Der Blaue Reiter was a German movement lasting from 1911 to 1914, fundamental to Expressionism, along with Die Brücke, a group of German expressionist artists formed in Dresden in 1905. Founding members of Die Brücke were Fritz Bleyl, Erich Heckel, Ernst Ludwig Kirchner and Karl Schmidt-Rottluff. Later members included Max Pechstein, Otto Mueller and others. This was a seminal group, which in due course had a major impact on the evolution of modern art in the 20th century and created the style of Expressionism.
Wassily Kandinsky, Franz Marc, August Macke, Alexej von Jawlensky, whose psychically expressive painting of the Russian dancer Portrait of Alexander Sakharoff, 1909, is in the gallery above, Marianne von Werefkin, Lyonel Feininger and others founded the Der Blaue Reiter group in response to the rejection of Kandinsky's painting Last Judgement from an exhibition. Der Blaue Reiter lacked a central artistic manifesto, but was centered around Kandinsky and Marc. Artists Gabriele Münter and Paul Klee were also involved.
The name of the movement comes from a painting by Kandinsky created in 1903 (see illustration). It is also claimed that the name could have derived from Marc's enthusiasm for horses and Kandinsky's love of the colour blue. For Kandinsky, blue is the colour of spirituality: the darker the blue, the more it awakens human desire for the eternal.
Expressionism, Symbolism, American Modernism, Bauhaus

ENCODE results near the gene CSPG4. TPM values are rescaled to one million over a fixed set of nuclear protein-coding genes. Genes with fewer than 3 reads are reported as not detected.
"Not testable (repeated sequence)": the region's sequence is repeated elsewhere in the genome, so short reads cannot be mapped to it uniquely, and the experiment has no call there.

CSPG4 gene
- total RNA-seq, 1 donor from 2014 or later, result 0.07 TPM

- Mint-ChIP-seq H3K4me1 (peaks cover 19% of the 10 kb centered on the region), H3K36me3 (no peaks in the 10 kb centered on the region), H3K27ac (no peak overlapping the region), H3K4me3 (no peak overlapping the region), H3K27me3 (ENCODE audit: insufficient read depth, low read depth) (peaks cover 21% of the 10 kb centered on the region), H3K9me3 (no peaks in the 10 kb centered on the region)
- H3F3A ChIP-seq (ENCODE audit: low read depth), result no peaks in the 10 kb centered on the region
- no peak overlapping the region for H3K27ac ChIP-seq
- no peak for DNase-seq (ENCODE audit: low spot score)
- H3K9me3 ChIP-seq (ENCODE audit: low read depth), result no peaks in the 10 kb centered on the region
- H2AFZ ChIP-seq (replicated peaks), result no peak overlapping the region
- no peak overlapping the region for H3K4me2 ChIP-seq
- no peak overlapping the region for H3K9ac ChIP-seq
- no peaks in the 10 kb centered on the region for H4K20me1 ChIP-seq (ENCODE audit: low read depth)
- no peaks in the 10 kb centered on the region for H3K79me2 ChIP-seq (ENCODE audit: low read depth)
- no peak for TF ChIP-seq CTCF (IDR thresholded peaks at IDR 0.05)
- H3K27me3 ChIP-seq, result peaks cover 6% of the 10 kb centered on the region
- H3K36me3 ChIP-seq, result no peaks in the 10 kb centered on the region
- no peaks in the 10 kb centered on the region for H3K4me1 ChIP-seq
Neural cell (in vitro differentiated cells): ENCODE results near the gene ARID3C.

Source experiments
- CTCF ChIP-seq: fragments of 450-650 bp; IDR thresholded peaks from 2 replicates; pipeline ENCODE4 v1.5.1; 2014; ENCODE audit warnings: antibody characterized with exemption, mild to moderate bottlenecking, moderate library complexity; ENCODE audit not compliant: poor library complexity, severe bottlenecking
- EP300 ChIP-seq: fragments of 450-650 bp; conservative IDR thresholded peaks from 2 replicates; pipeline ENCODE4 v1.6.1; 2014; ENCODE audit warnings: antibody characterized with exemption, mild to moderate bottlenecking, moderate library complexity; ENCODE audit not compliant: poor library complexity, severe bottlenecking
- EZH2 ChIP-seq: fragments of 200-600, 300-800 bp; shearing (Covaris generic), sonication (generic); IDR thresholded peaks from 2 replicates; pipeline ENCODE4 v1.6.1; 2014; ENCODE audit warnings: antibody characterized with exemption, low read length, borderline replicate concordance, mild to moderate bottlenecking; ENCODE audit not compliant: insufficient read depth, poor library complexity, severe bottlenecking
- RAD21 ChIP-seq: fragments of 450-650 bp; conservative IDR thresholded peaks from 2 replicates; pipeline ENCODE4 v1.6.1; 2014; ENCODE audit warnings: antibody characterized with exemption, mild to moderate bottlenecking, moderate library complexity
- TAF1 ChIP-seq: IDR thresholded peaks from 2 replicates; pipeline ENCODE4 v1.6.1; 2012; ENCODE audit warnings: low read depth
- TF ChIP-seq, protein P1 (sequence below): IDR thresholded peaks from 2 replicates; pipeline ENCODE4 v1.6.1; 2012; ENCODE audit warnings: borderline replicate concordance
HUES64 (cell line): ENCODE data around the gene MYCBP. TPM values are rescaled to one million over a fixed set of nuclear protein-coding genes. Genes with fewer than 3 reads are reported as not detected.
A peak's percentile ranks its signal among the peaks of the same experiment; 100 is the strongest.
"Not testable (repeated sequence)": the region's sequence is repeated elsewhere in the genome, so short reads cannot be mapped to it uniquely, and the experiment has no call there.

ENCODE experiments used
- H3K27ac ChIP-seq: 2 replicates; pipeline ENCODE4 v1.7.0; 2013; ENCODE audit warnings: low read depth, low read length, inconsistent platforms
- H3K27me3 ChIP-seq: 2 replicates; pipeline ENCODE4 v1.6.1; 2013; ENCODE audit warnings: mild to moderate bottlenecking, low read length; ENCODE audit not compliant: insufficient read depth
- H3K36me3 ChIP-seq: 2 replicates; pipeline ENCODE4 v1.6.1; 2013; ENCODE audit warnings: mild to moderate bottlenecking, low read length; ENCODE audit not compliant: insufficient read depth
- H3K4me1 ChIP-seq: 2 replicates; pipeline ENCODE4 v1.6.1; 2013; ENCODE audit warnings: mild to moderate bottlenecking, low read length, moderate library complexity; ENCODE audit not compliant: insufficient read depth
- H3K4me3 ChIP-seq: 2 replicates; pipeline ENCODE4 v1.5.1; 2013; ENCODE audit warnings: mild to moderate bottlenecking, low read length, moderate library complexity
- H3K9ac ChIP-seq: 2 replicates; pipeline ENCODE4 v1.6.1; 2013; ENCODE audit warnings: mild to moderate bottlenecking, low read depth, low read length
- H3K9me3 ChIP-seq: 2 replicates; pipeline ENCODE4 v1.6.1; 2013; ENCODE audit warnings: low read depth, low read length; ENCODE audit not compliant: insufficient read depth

Expressionism and Symbolism are broad rubrics that involve several important and related movements in 20th-century painting that dominated much of the avant-garde art being made in Western, Eastern and Northern Europe. Expressionist works were painted largely between World War I and World War II, mostly in France, Germany, Norway, Russia, Belgium, and Austria. Expressionist artists are related to both Surrealism and Symbolism and are each uniquely and somewhat eccentrically personal. Fauvism, Die Brücke, and Der Blaue Reiter are three of the best known groups of Expressionist and Symbolist painters. Artists as interesting and diverse as Marc Chagall, whose painting I and the Village, (above) tells an autobiographical story that examines the relationship between the artist and his origins, with a lexicon of artistic Symbolism. Gustav Klimt, Egon Schiele, Edvard Munch, Emil Nolde, Chaim Soutine, James Ensor, Oskar Kokoschka, Ernst Ludwig Kirchner, Max Beckmann, Franz Marc, Käthe Schmidt Kollwitz, Georges Rouault, Amedeo Modigliani and some of the Americans abroad like Marsden Hartley, and Stuart Davis, were considered influential expressionist painters. Although Alberto Giacometti is primarily thought of as an intense Surrealist sculptor, he made intense expressionist paintings as well.